Enhancing Rehabilitation through Haptics and Social Mediation


Haptic technologies present opportunities for rehabilitation in many scenarios: stroke rehabilitation, MS patients, motor-cognitive impairments and HCI for visually impaired users. Many new, relatively low-cost, haptic technologies are now being produced, with a small form factor that allows for these devices to be used in subjects’ homes e.g. SensAble’s PHANTOM Omni. From a rehabilitation perspective this allows for a close personal interaction that is not viable in a clinic setting and also abstracts the idea that a user needs to be in the clinic to perform all of their rehabilitation.

Social mediators enhance communication and interaction between participants who may or may not be in the same location. In the context of this PhD, they will allow for enriched communication in a rehabilitation scenario, allowing for caregivers and therapists to monitor and apply rehabilitation more effectively. This PhD will incorporate currently established medical assessment techniques and aim to improve upon them in terms of data analysis and acquisition by the use of haptic technologies and haptic tasks specifically designed for the purpose of assessing stroke survivors’ performance and recovery while undergoing rehabilitation. Interaction will be further enhanced by establishing a telecommunication protocol to deliver haptic force feedback between remotely located partners.

Finally, in designing a comprehensive physical interaction system for the purpose of rehabilitation there should be a level of adaptability. Every user is different, moves differently, thinks differently - each user's experience of the system will be different: the system should incorporate algorithmic learning techniques to adapt to the user's abilities and then 'improve' along with the user. From this standpoint, the haptic environments developed will autonomously adapt to users’ specific requirements whilst undergoing haptic rehabilitation therapy. Further advice will be sought from experts in rehabilitation of neurological disorders.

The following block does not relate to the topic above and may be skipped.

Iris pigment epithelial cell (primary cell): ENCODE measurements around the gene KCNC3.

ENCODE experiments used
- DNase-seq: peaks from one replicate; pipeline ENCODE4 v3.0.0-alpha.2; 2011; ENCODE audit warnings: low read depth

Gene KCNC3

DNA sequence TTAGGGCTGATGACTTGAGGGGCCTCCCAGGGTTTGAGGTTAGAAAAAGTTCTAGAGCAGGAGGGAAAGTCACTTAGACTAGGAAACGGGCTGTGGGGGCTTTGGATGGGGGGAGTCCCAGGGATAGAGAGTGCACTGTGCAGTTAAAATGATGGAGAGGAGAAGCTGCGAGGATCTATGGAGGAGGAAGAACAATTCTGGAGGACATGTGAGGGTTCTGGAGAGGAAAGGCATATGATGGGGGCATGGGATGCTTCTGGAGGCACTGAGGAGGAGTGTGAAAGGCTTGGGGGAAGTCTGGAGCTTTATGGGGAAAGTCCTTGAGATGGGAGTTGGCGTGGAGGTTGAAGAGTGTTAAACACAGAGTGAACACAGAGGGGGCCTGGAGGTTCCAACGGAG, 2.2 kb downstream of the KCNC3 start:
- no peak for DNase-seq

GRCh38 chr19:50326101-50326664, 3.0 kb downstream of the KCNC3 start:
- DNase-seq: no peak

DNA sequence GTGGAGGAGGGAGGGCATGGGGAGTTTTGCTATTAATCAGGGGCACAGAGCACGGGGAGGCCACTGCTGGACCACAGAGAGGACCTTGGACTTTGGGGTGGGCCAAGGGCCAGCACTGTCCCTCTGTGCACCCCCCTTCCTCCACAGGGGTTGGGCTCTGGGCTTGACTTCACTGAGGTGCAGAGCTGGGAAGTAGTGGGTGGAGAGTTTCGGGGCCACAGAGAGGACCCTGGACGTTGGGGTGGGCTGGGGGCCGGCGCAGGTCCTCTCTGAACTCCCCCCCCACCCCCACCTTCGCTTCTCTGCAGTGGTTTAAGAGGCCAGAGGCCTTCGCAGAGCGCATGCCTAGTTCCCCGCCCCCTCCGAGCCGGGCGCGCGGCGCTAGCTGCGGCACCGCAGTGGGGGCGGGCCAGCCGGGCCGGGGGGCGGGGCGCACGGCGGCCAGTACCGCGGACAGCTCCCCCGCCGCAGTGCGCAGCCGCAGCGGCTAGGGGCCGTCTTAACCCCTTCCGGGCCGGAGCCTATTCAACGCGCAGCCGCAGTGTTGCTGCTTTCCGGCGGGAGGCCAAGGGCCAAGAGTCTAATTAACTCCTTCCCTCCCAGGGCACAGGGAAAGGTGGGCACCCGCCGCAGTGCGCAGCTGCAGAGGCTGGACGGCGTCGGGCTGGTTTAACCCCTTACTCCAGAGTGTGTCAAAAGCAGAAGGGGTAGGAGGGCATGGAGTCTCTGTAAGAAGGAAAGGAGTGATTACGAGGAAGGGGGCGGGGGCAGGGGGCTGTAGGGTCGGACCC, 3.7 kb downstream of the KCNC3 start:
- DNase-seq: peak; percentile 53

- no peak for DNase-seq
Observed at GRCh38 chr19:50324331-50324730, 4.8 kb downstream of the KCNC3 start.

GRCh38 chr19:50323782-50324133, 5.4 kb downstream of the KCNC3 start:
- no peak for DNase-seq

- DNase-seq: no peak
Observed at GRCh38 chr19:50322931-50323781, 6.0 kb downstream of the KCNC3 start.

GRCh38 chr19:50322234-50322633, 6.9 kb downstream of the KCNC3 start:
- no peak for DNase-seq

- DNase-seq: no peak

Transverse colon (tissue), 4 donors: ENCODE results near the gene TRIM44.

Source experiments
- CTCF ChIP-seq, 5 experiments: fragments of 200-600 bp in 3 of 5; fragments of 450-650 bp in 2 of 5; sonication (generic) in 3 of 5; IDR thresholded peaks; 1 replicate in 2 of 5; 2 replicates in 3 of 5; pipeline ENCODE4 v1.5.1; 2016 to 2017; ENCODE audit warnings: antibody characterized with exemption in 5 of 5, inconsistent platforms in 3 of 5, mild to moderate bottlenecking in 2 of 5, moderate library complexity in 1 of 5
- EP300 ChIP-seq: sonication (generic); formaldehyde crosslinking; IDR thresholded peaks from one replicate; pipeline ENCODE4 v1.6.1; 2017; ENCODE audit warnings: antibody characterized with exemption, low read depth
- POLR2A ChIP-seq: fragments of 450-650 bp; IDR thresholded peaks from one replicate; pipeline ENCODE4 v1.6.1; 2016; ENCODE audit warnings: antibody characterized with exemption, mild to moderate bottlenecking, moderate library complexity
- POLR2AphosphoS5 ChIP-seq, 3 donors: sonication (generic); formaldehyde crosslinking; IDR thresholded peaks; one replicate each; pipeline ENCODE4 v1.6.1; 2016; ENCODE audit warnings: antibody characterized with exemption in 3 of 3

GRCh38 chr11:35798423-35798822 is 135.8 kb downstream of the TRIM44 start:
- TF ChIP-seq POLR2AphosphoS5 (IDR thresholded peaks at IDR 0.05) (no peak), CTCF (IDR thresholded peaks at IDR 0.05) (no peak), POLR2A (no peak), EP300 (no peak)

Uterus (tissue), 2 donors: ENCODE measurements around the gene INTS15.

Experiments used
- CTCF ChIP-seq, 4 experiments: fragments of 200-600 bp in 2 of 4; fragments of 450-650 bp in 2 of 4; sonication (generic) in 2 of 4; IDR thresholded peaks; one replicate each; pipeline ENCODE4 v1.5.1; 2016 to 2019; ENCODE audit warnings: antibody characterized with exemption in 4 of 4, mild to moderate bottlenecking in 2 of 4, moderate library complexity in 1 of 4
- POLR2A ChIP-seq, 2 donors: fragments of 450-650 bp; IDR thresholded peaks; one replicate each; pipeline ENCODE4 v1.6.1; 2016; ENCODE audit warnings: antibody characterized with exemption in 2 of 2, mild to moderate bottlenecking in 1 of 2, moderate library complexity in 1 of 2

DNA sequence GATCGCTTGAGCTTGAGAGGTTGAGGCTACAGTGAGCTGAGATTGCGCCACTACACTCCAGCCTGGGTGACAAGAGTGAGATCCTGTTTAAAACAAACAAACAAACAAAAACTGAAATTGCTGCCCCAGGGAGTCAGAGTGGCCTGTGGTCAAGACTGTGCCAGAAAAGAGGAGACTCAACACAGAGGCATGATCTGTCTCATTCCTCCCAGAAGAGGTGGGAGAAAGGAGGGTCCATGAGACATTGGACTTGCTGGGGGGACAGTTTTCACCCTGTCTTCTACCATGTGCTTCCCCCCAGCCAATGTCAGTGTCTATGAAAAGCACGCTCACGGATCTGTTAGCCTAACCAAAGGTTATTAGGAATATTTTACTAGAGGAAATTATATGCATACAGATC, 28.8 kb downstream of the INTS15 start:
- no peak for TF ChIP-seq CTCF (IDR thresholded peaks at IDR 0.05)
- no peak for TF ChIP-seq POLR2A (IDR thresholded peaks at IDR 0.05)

Research Aims:

There is already a wealth of research within the field of haptic technologies specifically in the area of rehabilitation robotics. This research aims to enhance the value of what has previously been researched by showing that, through the use of haptic devices as social mediators, current rehabilitation techniques can be improved, and to show that a viable platform for rehabilitation can be integrated into user’s homes post-clinical rehabilitation.

Initial studies will primarily focus on collecting haptic data, using the Phantom Omni haptic device, from healthy users performing assessment tasks typically performed by those with upper limb impairments. Further studies will explore the ‘Social Mediator’ where the data collected will be used to identify key areas of difficulty for individual users, as would be the case in an interaction between therapist and patient.


M. Bowler, F. Amirabdollahian, and K. Dautenhahn. “Using an Embedded Reality Approach to Improve Test Reliability for NHPT Tasks” ICORR 2011 (Accepted, March 2011)

M. Bowler. “The use of haptic force-feedback devices as assistive technology and assessment tools for the rehabilitation of upper limb impairment” RAEng Young Researchers Meeting, Abstract, Presented September 2010. 

2012 © Adaptive Systems Research Group

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